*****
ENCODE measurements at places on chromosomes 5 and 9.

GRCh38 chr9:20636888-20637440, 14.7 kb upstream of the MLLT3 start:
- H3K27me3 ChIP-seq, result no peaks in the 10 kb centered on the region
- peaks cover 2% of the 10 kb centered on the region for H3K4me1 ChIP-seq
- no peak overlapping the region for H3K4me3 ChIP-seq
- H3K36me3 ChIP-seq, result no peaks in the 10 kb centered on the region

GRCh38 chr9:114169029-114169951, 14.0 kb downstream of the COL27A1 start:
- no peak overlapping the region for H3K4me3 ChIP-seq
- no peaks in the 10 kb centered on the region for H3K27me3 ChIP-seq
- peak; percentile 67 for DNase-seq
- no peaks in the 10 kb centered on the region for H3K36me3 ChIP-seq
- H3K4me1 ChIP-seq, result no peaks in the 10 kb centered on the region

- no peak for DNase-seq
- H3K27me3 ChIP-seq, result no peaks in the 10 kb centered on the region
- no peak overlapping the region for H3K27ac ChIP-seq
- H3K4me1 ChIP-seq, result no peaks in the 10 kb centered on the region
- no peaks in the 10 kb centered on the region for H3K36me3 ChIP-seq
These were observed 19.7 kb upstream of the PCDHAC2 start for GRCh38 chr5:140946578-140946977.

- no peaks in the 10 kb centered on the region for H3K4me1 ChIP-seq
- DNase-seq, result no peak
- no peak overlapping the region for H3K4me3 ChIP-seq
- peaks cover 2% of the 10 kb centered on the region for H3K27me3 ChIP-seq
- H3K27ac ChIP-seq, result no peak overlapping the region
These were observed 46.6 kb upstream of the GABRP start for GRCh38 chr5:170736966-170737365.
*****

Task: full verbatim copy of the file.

ENCODE measurements at places on chromosomes 5 and 9.

GRCh38 chr9:20636888-20637440, 14.7 kb upstream of the MLLT3 start:
- H3K27me3 ChIP-seq, result no peaks in the 10 kb centered on the region
- peaks cover 2% of the 10 kb centered on the region for H3K4me1 ChIP-seq
- no peak overlapping the region for H3K4me3 ChIP-seq
- H3K36me3 ChIP-seq, result no peaks in the 10 kb centered on the region

GRCh38 chr9:114169029-114169951, 14.0 kb downstream of the COL27A1 start:
- no peak overlapping the region for H3K4me3 ChIP-seq
- no peaks in the 10 kb centered on the region for H3K27me3 ChIP-seq
- peak; percentile 67 for DNase-seq
- no peaks in the 10 kb centered on the region for H3K36me3 ChIP-seq
- H3K4me1 ChIP-seq, result no peaks in the 10 kb centered on the region

- no peak for DNase-seq
- H3K27me3 ChIP-seq, result no peaks in the 10 kb centered on the region
- no peak overlapping the region for H3K27ac ChIP-seq
- H3K4me1 ChIP-seq, result no peaks in the 10 kb centered on the region
- no peaks in the 10 kb centered on the region for H3K36me3 ChIP-seq
These were observed 19.7 kb upstream of the PCDHAC2 start for GRCh38 chr5:140946578-140946977.

- no peaks in the 10 kb centered on the region for H3K4me1 ChIP-seq
- DNase-seq, result no peak
- no peak overlapping the region for H3K4me3 ChIP-seq
- peaks cover 2% of the 10 kb centered on the region for H3K27me3 ChIP-seq
- H3K27ac ChIP-seq, result no peak overlapping the region
These were observed 46.6 kb upstream of the GABRP start for GRCh38 chr5:170736966-170737365.